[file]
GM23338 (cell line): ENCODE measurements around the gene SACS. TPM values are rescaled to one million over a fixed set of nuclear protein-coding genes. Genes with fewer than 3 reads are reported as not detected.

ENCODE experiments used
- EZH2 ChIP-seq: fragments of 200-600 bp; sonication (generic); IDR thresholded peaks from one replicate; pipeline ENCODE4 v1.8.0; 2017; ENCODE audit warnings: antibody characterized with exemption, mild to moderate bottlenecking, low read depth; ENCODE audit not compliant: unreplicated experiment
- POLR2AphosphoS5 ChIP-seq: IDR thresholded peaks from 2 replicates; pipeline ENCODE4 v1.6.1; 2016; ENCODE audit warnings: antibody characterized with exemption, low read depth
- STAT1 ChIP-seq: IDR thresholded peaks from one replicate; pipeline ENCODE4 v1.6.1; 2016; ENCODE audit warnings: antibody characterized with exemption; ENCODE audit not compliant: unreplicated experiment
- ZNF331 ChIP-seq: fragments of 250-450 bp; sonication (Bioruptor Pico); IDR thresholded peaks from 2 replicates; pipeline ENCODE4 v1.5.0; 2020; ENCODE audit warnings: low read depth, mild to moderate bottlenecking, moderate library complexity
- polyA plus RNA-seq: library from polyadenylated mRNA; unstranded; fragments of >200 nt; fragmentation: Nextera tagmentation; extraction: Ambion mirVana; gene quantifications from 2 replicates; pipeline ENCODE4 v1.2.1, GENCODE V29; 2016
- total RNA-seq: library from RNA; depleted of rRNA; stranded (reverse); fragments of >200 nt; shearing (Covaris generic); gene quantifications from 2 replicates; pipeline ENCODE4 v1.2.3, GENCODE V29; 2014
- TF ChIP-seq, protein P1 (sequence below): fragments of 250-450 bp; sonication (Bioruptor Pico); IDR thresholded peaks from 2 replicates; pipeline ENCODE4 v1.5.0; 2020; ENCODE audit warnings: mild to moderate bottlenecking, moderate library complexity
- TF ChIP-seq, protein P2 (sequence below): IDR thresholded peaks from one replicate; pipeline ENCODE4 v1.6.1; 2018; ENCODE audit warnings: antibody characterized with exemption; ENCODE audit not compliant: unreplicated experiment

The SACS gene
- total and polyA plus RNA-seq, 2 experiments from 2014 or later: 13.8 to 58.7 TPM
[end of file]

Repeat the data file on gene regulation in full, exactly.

GM23338 (cell line): ENCODE measurements around the gene SACS. TPM values are rescaled to one million over a fixed set of nuclear protein-coding genes. Genes with fewer than 3 reads are reported as not detected.

ENCODE experiments used
- EZH2 ChIP-seq: fragments of 200-600 bp; sonication (generic); IDR thresholded peaks from one replicate; pipeline ENCODE4 v1.8.0; 2017; ENCODE audit warnings: antibody characterized with exemption, mild to moderate bottlenecking, low read depth; ENCODE audit not compliant: unreplicated experiment
- POLR2AphosphoS5 ChIP-seq: IDR thresholded peaks from 2 replicates; pipeline ENCODE4 v1.6.1; 2016; ENCODE audit warnings: antibody characterized with exemption, low read depth
- STAT1 ChIP-seq: IDR thresholded peaks from one replicate; pipeline ENCODE4 v1.6.1; 2016; ENCODE audit warnings: antibody characterized with exemption; ENCODE audit not compliant: unreplicated experiment
- ZNF331 ChIP-seq: fragments of 250-450 bp; sonication (Bioruptor Pico); IDR thresholded peaks from 2 replicates; pipeline ENCODE4 v1.5.0; 2020; ENCODE audit warnings: low read depth, mild to moderate bottlenecking, moderate library complexity
- polyA plus RNA-seq: library from polyadenylated mRNA; unstranded; fragments of >200 nt; fragmentation: Nextera tagmentation; extraction: Ambion mirVana; gene quantifications from 2 replicates; pipeline ENCODE4 v1.2.1, GENCODE V29; 2016
- total RNA-seq: library from RNA; depleted of rRNA; stranded (reverse); fragments of >200 nt; shearing (Covaris generic); gene quantifications from 2 replicates; pipeline ENCODE4 v1.2.3, GENCODE V29; 2014
- TF ChIP-seq, protein P1 (sequence below): fragments of 250-450 bp; sonication (Bioruptor Pico); IDR thresholded peaks from 2 replicates; pipeline ENCODE4 v1.5.0; 2020; ENCODE audit warnings: mild to moderate bottlenecking, moderate library complexity
- TF ChIP-seq, protein P2 (sequence below): IDR thresholded peaks from one replicate; pipeline ENCODE4 v1.6.1; 2018; ENCODE audit warnings: antibody characterized with exemption; ENCODE audit not compliant: unreplicated experiment

The SACS gene
- total and polyA plus RNA-seq, 2 experiments from 2014 or later: 13.8 to 58.7 TPM